Lithuania rejected another wagon with Russian symbols, this time from Belarus

Image: Facebook. Muitinės kriminalinė tarnyba

A convoy coming from Belarus was stopped on the Lithuanian borders on Tuesday 8 November, as the Criminal Service of the Customs of Lithuania said. The train was stopped and one wagon was sent back because one of the wagons was marked with a ‘Z’, one of the symbols of the Russian army.

The controversial convoy is owned by Ukrainian Railways JSC and used by Russia to transport goods, as The Community of Railway Workers of Belarus’ Telegram channel (belzhd_live) added. The stopped wagon was loaded with liquefied anhydrous ammonia, which was to be delivered to a Lithuanian company.

Image: Muitinės kriminalinė tarnyba

The wagon was detained at the Kena border crossing in eastern Lithuania and sent back to Molodechno, in western Belarus. The train was sent from Kaznacheevka, in the Tula region in western Russia, to Gaiziunai, in central Lithuania. Belzhd_live claimed that the same train was smoothly traveling through the same route with the same cargo before the ‘Z’ symbol was applied to the wagon.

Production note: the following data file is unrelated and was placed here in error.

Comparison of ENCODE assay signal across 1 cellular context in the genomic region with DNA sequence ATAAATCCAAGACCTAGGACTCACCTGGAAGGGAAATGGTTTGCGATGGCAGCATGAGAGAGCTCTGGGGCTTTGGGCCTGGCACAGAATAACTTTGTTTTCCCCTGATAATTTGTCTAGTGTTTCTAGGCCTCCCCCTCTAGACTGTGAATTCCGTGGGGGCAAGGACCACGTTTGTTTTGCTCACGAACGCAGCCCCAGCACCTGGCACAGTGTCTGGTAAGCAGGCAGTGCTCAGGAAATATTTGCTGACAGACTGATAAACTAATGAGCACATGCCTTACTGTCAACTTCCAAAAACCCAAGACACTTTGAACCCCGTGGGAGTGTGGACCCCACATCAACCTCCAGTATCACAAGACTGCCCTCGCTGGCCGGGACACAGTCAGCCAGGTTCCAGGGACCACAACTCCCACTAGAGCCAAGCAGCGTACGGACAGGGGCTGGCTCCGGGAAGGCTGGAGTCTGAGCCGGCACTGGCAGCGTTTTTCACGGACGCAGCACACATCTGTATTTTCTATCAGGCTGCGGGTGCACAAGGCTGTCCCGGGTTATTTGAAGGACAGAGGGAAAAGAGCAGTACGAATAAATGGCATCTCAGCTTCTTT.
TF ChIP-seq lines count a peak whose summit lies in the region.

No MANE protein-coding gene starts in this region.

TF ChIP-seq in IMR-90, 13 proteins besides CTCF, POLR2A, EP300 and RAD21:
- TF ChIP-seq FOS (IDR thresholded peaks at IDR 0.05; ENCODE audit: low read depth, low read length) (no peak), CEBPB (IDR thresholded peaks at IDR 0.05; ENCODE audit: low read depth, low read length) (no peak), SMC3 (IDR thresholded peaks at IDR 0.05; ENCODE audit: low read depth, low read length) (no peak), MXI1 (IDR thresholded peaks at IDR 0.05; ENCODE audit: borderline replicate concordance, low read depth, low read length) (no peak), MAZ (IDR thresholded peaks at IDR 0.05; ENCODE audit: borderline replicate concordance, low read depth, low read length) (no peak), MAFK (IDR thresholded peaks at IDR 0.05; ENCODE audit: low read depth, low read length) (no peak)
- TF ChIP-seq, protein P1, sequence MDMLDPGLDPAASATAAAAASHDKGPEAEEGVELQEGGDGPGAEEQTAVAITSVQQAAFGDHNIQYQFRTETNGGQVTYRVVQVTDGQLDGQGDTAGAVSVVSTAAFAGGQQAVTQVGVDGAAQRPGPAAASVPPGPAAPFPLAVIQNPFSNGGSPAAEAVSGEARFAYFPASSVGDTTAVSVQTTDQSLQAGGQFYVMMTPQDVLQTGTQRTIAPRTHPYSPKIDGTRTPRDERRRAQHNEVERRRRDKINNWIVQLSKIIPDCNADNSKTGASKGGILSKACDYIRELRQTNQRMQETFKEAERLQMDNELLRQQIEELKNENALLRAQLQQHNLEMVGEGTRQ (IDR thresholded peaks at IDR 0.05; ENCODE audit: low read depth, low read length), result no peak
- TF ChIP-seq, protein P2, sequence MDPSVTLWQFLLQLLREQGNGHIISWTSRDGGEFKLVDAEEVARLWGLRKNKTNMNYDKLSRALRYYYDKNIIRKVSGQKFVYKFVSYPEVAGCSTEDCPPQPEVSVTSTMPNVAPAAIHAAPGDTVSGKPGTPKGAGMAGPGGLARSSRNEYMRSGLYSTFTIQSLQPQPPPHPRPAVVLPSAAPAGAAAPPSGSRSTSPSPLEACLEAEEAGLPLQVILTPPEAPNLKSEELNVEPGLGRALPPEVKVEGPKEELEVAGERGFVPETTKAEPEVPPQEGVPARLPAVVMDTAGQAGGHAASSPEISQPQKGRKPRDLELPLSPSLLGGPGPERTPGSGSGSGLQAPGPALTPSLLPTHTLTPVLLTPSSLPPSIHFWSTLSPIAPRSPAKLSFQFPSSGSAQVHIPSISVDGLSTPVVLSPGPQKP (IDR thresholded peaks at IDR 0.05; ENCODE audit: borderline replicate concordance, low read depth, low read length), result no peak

Last week wagons were sent back to Kaliningrad

This is the second time in one week that a train was rejected by Lithuania. Last week, five wagons on two different convoys were stopped by the Lithuanian State Border Guard Service and sent back for similar reasons. This train was going from Kaliningrad back to Tolyatti. The cars were empty at the time it was stopped because ammonium sulphate was unloaded in the Russian exclave.

They were stopped at the Kybartai checkpoint, on the Lithuanian border with the Russian exclave, on 3 and 4 November. The motto of the Russian Airborne Forces, ‘Nobody But Us’, was on the wagons, together with their logo. The wagons were unhooked from the convoys and ordered to be sent back to Kaliningrad.

Also read:

You just read one of our premium articles free of charge

Want full access? Take advantage of our exclusive offer

See the offer

Author: Marco Raimondi

Marco Raimondi is an editor of, the online magazine for rail freight professionals.

Add your comment

characters remaining.

Log in through one of the following social media partners to comment.